(Adds quote, details, Jan 27 meeting)
By Jean-Baptiste Vey
PARIS, Jan 22 (Reuters) - France and Austria sought on Thursday to break deadlocked talks with nine other European countries over a financial transaction tax, by proposing that it be applied to a wide range of transactions but at low rates from next year.
In a joint letter to their counterparts from the other countries, the French and Austrian finance ministers sought a new approach after months of failed attempts to tax fewer transactions that would have excluded most derivatives.
“We suggest resuming the work on a different footing to the approach that led to the negotiations hitting a wall in 2014,” France’s Michel Sapin and Austria’s Hans-Joerg Schelling wrote in the letter seen by Reuters.
“This fresh direction would be based on the assumption that the tax should have the widest possible base and low rates,” they said.
The tax, first proposed in the 1970s to penalise currency speculators, was seized on by France and Germany in 2012 as a political symbol to correct the excesses that were blamed for the worst financial crisis in a generation.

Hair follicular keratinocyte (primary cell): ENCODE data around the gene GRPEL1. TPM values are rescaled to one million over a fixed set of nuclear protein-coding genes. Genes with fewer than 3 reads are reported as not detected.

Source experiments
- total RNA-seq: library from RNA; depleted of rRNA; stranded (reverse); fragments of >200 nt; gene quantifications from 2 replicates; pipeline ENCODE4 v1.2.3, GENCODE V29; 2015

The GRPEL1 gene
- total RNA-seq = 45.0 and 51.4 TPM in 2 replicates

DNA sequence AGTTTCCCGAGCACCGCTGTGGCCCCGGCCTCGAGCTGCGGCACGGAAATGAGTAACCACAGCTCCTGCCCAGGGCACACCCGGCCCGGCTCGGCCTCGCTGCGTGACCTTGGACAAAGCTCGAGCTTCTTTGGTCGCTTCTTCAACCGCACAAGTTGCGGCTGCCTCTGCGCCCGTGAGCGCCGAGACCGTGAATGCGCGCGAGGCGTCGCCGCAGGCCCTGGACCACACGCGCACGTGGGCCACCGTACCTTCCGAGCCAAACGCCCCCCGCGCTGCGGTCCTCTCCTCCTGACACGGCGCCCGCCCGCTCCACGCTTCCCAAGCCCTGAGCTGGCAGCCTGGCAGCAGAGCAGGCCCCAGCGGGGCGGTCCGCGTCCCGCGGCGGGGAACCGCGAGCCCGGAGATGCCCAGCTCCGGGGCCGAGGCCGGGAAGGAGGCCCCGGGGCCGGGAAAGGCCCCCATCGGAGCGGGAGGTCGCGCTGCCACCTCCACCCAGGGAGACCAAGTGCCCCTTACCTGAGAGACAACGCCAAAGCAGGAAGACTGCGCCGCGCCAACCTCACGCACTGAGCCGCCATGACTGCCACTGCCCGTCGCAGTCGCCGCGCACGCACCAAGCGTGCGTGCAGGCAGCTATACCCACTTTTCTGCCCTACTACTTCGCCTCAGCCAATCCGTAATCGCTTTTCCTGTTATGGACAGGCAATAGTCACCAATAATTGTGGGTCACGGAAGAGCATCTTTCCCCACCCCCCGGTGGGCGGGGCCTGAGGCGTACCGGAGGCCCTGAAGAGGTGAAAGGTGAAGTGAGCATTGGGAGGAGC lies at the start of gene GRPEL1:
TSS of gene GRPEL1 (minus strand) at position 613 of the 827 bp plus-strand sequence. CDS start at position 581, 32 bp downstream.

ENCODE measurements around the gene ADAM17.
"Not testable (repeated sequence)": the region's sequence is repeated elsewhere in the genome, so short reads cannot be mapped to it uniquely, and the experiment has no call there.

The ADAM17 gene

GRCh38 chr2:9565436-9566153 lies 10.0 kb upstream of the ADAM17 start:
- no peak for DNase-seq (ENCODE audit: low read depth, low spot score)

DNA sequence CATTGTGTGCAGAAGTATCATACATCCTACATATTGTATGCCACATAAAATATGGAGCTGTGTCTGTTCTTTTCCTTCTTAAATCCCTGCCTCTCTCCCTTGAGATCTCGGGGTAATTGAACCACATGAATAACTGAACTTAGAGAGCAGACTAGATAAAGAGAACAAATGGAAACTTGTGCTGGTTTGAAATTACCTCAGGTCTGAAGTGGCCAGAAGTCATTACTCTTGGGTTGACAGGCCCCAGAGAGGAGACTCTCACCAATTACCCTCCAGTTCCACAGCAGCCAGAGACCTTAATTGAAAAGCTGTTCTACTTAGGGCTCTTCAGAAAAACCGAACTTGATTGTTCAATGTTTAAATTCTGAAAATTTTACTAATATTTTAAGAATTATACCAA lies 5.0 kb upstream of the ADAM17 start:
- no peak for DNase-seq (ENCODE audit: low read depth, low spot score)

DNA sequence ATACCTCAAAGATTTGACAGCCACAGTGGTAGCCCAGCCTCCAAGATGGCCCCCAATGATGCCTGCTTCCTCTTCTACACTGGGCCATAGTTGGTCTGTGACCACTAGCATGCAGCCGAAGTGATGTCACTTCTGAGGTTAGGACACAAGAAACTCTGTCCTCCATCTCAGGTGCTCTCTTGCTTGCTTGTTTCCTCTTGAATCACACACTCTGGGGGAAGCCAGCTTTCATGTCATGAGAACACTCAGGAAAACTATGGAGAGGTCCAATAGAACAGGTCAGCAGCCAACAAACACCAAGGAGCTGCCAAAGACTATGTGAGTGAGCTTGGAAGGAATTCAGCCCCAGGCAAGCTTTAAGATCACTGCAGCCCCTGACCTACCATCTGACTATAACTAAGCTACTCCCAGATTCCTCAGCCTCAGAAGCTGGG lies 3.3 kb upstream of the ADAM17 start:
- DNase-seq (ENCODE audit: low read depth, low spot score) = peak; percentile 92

But talks have so far floundered over what transactions to tax and at what rate. Various countries tried to win exemptions for securities that would hit their financial institutions particularly hard.
Austria, Belgium, Estonia, France, Germany, Greece, Italy, Portugal, Slovakia, Slovenia and Spain missed a year-end deadline for an outline of the tax. They struggled in particular to agree on what derivatives it should cover.
Sapin said last year that one way through the impasse would be to start with a tax on shares and build up from there, adding derivatives later.
Others disagreed. Leaving out the opaque, complex instruments that were blamed for the 2008-2009 financial crisis could undermine the measure as a whole, they said.
The French and Austrian ministers, who want ministers to discuss this new approach when EU finance ministers in Brussels meet next week, suggested that one of the 11 ministers involved take charge of steering forward negotiations.
The European Commission originally said a tax on stocks, bonds and derivatives trades could raise up to 57 billion euros a year if applied across all 28 European Union countries.
Britain has long opposed the tax for fear of driving business away from London, home of Europe’s biggest financial sector.
Whether the new approach will be any more successful remains to be seen. One EU official said in December the tax was like the Loch Ness Monster: “Everyone’s talking about it, but no one’s ever seen it.” (Writing by Leigh Thomas and Ingrid Melander; Editing by Larry King)